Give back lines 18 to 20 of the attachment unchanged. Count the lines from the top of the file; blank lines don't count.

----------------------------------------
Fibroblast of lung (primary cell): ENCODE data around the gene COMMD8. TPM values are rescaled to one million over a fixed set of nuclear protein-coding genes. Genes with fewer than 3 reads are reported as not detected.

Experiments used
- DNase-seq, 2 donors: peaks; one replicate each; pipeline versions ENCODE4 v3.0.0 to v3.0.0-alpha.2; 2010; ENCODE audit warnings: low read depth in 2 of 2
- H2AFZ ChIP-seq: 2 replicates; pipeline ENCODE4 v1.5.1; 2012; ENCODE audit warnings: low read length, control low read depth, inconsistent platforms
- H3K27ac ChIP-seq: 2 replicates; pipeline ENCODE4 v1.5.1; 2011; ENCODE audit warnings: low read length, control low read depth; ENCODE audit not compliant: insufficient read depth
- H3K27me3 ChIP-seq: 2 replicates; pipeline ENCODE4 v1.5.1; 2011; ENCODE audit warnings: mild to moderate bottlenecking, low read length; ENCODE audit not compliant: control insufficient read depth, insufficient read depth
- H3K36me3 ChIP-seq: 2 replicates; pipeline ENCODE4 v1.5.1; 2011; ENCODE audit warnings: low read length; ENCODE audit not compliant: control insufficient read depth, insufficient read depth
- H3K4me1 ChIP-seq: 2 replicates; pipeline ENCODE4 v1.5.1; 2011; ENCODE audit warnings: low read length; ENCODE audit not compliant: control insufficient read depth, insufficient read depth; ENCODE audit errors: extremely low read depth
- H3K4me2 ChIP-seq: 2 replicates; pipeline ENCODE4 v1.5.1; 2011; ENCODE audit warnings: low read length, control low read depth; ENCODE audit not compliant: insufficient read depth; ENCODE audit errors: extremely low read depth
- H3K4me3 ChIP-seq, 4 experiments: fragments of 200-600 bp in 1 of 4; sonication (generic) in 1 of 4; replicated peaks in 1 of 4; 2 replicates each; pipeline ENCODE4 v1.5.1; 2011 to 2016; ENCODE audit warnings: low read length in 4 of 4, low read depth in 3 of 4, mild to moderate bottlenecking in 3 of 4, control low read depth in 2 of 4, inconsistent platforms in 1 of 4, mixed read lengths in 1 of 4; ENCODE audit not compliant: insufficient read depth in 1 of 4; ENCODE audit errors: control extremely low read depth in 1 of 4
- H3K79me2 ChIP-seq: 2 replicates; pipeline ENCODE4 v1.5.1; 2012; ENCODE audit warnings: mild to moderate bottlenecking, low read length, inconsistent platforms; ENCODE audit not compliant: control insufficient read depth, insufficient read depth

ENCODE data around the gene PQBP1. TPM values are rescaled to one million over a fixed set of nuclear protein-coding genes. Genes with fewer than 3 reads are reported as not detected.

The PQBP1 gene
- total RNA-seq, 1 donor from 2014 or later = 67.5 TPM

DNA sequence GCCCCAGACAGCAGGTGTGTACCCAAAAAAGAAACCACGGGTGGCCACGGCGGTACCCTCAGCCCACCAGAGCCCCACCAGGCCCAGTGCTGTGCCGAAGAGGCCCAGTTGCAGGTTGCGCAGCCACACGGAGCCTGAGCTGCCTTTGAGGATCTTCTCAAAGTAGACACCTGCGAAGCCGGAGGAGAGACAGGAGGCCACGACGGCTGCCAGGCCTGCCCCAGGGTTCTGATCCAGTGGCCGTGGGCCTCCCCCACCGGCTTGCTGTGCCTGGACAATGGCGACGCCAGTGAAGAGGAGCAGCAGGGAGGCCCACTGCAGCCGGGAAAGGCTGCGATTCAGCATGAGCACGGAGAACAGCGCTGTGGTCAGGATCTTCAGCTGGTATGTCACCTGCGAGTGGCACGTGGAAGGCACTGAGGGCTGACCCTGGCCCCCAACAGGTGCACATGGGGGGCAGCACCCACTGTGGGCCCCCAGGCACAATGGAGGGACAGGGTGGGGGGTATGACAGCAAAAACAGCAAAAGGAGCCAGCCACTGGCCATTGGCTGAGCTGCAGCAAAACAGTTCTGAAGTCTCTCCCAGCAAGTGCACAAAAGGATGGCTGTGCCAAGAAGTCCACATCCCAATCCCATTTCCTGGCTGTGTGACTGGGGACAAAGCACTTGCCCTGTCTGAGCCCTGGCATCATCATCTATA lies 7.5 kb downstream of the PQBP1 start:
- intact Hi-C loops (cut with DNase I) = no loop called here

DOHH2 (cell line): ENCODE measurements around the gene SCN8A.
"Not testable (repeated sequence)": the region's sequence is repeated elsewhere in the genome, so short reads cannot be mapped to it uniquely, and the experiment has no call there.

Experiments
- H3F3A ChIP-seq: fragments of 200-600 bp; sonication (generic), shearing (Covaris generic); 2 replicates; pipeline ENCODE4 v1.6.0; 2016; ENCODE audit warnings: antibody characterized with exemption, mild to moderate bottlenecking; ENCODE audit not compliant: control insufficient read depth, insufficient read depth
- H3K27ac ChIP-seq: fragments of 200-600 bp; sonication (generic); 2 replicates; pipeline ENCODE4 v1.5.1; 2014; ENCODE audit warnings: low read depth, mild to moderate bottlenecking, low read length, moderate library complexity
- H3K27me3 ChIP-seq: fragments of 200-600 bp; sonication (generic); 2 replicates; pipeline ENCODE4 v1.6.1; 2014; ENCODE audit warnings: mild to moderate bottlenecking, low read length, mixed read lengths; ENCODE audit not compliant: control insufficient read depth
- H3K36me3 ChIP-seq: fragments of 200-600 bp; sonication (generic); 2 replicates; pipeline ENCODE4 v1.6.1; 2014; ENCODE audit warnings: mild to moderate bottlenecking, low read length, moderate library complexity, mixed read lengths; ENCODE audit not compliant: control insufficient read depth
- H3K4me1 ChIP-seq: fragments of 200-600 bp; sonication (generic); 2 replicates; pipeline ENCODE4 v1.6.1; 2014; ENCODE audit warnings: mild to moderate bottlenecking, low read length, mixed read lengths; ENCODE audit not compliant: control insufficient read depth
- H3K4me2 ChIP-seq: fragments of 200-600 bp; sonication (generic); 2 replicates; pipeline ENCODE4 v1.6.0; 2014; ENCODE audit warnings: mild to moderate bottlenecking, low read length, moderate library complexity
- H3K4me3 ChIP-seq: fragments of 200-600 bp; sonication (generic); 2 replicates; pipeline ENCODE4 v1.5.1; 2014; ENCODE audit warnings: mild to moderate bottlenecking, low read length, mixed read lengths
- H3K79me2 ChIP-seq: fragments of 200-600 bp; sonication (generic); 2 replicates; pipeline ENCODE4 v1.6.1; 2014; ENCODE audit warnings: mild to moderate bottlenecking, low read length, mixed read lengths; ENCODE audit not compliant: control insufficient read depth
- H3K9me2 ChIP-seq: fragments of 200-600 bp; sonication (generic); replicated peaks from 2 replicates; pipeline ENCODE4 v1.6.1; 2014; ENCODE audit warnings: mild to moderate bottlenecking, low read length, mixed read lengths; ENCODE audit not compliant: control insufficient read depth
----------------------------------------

"Not testable (repeated sequence)": the region's sequence is repeated elsewhere in the genome, so short reads cannot be mapped to it uniquely, and the experiment has no call there.

Experiments
- H3F3A ChIP-seq: fragments of 200-600 bp; sonication (generic), shearing (Covaris generic); 2 replicates; pipeline ENCODE4 v1.6.0; 2016; ENCODE audit warnings: antibody characterized with exemption, mild to moderate bottlenecking; ENCODE audit not compliant: control insufficient read depth, insufficient read depth